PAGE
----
With an introduction by Henry Marsh, author of Do No Harm
My brain, which had just let me down so badly, was perhaps never so active. The paramedics' question was a fundamental one. Who are you? Yes indeed. Who am I?
Robert McCrum was forty-two when he suffered a massive stroke which left one side of his body totally paralysed, his speech drastically impaired, and his sense of himself radically altered. What followed was a prolonged period of recovery, full of heart ache and frustration, as he gradually regained sensation, movement and self-esteem and as his family pulled together in the extraordinary effort necessary to make him well again.
My Year Off is a moving story of determination, courage and love that sings with wit and honesty. An invaluable insight into the reality of life after stroke, the moments of hope, the anger and despair, this is a touching classic that gives voice to millions.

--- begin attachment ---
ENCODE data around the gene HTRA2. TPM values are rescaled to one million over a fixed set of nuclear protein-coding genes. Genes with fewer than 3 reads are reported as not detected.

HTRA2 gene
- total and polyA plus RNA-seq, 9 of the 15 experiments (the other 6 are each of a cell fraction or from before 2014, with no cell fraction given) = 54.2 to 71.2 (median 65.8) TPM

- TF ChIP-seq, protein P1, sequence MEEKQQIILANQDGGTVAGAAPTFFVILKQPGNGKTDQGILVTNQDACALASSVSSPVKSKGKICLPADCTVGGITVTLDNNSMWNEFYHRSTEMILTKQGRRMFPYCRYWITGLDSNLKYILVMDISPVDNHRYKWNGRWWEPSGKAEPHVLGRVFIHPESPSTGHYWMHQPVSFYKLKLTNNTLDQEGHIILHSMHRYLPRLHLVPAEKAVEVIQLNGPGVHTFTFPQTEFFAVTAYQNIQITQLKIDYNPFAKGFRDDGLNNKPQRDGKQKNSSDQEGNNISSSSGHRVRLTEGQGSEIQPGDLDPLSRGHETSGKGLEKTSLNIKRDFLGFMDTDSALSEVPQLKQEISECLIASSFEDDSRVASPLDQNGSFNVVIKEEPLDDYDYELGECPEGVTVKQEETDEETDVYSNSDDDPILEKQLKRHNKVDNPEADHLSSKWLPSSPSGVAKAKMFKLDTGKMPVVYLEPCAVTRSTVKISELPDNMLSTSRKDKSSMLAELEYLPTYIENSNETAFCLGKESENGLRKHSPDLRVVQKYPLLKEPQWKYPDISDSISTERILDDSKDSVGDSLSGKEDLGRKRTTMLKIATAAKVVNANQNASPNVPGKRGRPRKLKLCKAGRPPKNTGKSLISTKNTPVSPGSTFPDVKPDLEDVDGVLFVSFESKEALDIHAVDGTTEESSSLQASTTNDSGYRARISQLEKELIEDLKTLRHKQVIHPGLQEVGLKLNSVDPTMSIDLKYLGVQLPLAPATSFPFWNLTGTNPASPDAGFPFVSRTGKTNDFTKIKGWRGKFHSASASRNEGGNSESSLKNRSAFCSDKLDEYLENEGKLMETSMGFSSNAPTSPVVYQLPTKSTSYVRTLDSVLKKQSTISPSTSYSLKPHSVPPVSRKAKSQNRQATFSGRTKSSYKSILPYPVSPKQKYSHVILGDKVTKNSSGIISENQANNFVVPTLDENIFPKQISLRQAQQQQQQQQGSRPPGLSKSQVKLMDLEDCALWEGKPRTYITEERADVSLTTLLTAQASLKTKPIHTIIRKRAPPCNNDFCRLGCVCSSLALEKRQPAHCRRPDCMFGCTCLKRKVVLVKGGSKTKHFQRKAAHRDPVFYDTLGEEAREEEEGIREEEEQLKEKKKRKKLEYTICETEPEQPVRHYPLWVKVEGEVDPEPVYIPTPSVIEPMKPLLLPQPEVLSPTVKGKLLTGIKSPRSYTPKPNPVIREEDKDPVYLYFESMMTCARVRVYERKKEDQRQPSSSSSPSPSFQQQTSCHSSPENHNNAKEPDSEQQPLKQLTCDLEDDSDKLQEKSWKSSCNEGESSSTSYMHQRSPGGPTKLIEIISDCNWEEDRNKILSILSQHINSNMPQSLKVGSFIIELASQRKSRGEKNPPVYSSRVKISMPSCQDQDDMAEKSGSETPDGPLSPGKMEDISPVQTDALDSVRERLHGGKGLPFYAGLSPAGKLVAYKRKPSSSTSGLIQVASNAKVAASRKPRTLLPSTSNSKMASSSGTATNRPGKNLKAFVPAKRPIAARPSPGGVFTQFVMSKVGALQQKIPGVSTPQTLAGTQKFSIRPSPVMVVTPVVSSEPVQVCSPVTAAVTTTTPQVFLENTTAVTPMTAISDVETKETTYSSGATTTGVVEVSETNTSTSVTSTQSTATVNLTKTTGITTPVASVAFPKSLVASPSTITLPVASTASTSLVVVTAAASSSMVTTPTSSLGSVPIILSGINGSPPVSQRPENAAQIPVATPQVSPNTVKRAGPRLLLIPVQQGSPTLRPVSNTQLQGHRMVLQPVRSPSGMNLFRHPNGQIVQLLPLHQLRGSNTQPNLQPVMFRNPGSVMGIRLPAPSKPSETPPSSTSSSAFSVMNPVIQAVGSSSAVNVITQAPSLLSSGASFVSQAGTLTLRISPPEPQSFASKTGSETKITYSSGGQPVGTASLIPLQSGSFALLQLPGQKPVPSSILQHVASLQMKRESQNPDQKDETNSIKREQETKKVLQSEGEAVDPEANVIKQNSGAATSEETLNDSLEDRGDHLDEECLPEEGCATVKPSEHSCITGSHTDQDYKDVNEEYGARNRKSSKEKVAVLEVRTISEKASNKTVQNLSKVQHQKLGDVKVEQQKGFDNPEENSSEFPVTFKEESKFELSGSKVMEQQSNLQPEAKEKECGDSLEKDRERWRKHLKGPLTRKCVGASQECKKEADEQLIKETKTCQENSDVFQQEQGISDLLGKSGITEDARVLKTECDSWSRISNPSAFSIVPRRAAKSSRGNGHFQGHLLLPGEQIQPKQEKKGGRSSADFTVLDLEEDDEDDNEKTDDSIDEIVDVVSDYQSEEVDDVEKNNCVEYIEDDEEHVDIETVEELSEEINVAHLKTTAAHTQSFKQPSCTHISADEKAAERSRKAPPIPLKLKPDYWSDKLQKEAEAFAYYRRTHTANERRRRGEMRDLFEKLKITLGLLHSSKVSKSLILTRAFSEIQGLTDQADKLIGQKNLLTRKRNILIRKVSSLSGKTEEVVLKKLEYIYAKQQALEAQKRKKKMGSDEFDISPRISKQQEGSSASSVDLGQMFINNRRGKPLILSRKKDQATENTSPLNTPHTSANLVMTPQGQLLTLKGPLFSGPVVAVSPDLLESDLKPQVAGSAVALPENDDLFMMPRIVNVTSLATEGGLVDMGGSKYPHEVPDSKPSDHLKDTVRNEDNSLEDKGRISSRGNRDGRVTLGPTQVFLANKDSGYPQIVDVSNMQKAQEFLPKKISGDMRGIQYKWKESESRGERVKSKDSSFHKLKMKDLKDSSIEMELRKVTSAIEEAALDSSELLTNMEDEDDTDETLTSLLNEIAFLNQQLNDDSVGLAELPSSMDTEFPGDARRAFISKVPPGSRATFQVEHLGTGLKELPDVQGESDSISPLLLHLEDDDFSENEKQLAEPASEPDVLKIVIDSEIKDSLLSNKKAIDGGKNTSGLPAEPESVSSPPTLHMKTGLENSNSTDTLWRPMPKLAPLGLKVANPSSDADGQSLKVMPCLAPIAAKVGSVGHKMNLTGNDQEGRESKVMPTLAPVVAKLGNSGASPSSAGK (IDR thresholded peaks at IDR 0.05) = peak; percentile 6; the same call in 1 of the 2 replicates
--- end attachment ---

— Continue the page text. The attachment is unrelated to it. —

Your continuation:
McCrum (The Story of English), editor-in-chief of the British publisher Faber & Faber, was 42 years old and newly married when, one night in the summer of 1995, he suffered a massive stroke that almost killed him. This account of how that night changed his life, told with a skillful blend of candor, humor and comprehensible medical reportage, is not only an enthralling read but also calls attention to the little-known fact that strokes, normally thought of as an affliction of the elderly, attack younger people with remarkable frequency. As it turned out, McCrum was lucky; he almost entirely regained the use of his limbs, although he has a sluggish arm and tires easily. His personality also changed, from hard-driving and aggressive to reflective and relaxed. His marriage to Sarah Lyall, who, when he met her (at the Frankfurt Book Fair) was the New York Times publishing correspondent, obviously helped enormously in his recovery. Some of the most touching segments in the book are excerpts from Lyall's journals of dealing with her husband's slow recovery and his own thoughts on his sometimes harsh and bitter behavior as he strove to regain his life. The book offers solace to those similarly afflicted and is also a moving human document that, because of its protagonist, will be of particular interest to those in the book business.